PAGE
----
What to Listen for in Coughs in Children

Coughing is a symptom of some of the most common childhood illnesses. In most cases, your child’s cough sounds a lot worse than it is. Coughing is a healthy reflex that helps clear fluid from the throat and chest and protects your airway. Coughing occurs when the nerve endings in your airways get irritated. It is a sign that the body is doing its job.


The most common illnesses associated with a cough are colds, the flu, and asthma. While most coughs aren’t severe, there are some cases when coughing is a symptom of a more severe illness like whooping cough or pneumonia. It can be difficult for parents to determine the cause of a child’s cough and when to see a doctor. Let’s take a closer look at the different types of coughs in babies, toddlers, and children and the signs that indicate it’s time to see a doctor.


8 Most Common Types of Coughs in Children


Understanding the different types of cough most common in children will help you effectively care for your child. It will also help you determine when you should see a doctor to help avoid serious complications. Here are the eight most common types of coughs in children, the illnesses they’re associated with, and when and if you need to take your child to see a doctor.


Barking Cough

If your child’s cough sounds like a barking seal, it is most likely caused by a swelling in the upper airway. The most common cause of barky, raspy, or horse coughs is a condition called croup. Croup is a viral infection that causes swelling of the voice box and windpipe. Inflammation around the vocal cords leads to the barking sound in your child’s cough. Croup is most commonly associated with children from 3-months-old to 6 years, but it can also occur in older children. The condition is most commonly associated with the Fall and Winter months.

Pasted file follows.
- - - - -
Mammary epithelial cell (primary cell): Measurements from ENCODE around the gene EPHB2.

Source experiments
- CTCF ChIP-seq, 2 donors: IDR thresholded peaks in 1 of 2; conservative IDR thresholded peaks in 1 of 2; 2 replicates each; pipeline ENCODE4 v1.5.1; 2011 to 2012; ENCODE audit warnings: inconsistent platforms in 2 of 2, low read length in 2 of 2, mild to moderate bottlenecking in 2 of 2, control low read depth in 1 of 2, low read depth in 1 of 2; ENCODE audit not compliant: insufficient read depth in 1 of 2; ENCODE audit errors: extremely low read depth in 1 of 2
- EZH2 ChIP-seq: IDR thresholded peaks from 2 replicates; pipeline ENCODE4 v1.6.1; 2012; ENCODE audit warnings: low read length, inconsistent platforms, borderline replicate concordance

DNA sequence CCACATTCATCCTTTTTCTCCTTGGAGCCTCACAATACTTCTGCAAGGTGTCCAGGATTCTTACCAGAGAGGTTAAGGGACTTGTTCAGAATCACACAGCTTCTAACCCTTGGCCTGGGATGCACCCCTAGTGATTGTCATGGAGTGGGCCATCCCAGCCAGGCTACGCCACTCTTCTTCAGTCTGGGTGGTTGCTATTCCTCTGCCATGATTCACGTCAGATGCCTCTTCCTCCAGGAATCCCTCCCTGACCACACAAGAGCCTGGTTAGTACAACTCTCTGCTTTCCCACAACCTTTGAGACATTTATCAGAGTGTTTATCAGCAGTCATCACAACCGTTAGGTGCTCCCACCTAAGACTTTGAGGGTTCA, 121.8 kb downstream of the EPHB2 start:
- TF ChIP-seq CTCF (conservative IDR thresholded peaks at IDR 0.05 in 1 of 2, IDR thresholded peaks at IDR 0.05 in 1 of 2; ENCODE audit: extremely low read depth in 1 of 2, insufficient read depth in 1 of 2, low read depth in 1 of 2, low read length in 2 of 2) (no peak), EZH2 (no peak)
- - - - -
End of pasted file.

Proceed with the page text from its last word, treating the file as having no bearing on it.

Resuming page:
A barking cough often gets better during the day and is worse at night. If croup causes a barking cough, your child will most likely experience cold symptoms followed by the sudden onset of this cough. Children may also experience high pitched whistling sounds when inhaling.


Most cases of croup are mild and treatable at home. Exposing your child to cold air can help relax the airways, but be sure to bundle them up to prevent additional illnesses. You can also sit with them in the bathroom with the door closed for 15-20 minutes with a hot shower running to let the steam open up their airways. In some cases, further treatment by your child’s healthcare provider is necessary. Your pediatrician may need to prescribe your child an oral steroid. If you notice rapid breathing, signs of respiratory distress, excessive drooling, or the condition doesn’t seem to improve, contact your healthcare provider immediately.


Dry Cough

A dry cough is one that is persistent but doesn’t produce any mucus or fluid. The common cold or the flu causes most dry coughs. Therefore, a dry cough may be accompanied by symptoms such as:

  • Sore throat
  • Headache
  • Runny nose
  • Mild fever


If your child has a dry cough that lasts for several weeks, you should call their doctor. Since asthma, allergies, or chronic sinus infections also cause dry coughs, your child may need medical treatment to help alleviate their symptoms.


Phlegmy Cough

A phlegmy cough sounds mucousy or wet. It can be accompanied by:

  • Runny nose
  • Sore throat
  • Watery eyes
  • Decreased appetite
  • Production of white, yellow, or green phlegm